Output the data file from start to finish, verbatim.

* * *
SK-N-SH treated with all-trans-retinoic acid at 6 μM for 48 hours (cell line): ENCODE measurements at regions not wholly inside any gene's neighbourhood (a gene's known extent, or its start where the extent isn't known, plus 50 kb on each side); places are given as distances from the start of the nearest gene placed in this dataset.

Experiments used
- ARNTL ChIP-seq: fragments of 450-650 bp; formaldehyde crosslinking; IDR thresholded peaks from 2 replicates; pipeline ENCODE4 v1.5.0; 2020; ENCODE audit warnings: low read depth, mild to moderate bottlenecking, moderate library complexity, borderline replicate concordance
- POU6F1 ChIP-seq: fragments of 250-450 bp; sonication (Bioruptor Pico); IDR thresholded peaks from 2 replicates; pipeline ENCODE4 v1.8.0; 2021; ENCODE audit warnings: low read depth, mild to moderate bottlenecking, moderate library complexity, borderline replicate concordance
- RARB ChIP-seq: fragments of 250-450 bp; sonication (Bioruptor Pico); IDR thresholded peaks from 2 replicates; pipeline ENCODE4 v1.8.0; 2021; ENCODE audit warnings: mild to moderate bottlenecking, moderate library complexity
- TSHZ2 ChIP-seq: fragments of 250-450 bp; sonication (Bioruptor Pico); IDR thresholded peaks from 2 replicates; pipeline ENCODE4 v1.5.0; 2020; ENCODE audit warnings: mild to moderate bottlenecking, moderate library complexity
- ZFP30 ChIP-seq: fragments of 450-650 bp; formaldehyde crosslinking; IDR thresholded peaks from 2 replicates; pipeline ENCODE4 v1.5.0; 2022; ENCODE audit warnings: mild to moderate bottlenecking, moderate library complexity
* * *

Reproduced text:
SK-N-SH treated with all-trans-retinoic acid at 6 μM for 48 hours (cell line): ENCODE measurements at regions not wholly inside any gene's neighbourhood (a gene's known extent, or its start where the extent isn't known, plus 50 kb on each side); places are given as distances from the start of the nearest gene placed in this dataset.

Experiments used
- ARNTL ChIP-seq: fragments of 450-650 bp; formaldehyde crosslinking; IDR thresholded peaks from 2 replicates; pipeline ENCODE4 v1.5.0; 2020; ENCODE audit warnings: low read depth, mild to moderate bottlenecking, moderate library complexity, borderline replicate concordance
- POU6F1 ChIP-seq: fragments of 250-450 bp; sonication (Bioruptor Pico); IDR thresholded peaks from 2 replicates; pipeline ENCODE4 v1.8.0; 2021; ENCODE audit warnings: low read depth, mild to moderate bottlenecking, moderate library complexity, borderline replicate concordance
- RARB ChIP-seq: fragments of 250-450 bp; sonication (Bioruptor Pico); IDR thresholded peaks from 2 replicates; pipeline ENCODE4 v1.8.0; 2021; ENCODE audit warnings: mild to moderate bottlenecking, moderate library complexity
- TSHZ2 ChIP-seq: fragments of 250-450 bp; sonication (Bioruptor Pico); IDR thresholded peaks from 2 replicates; pipeline ENCODE4 v1.5.0; 2020; ENCODE audit warnings: mild to moderate bottlenecking, moderate library complexity
- ZFP30 ChIP-seq: fragments of 450-650 bp; formaldehyde crosslinking; IDR thresholded peaks from 2 replicates; pipeline ENCODE4 v1.5.0; 2022; ENCODE audit warnings: mild to moderate bottlenecking, moderate library complexity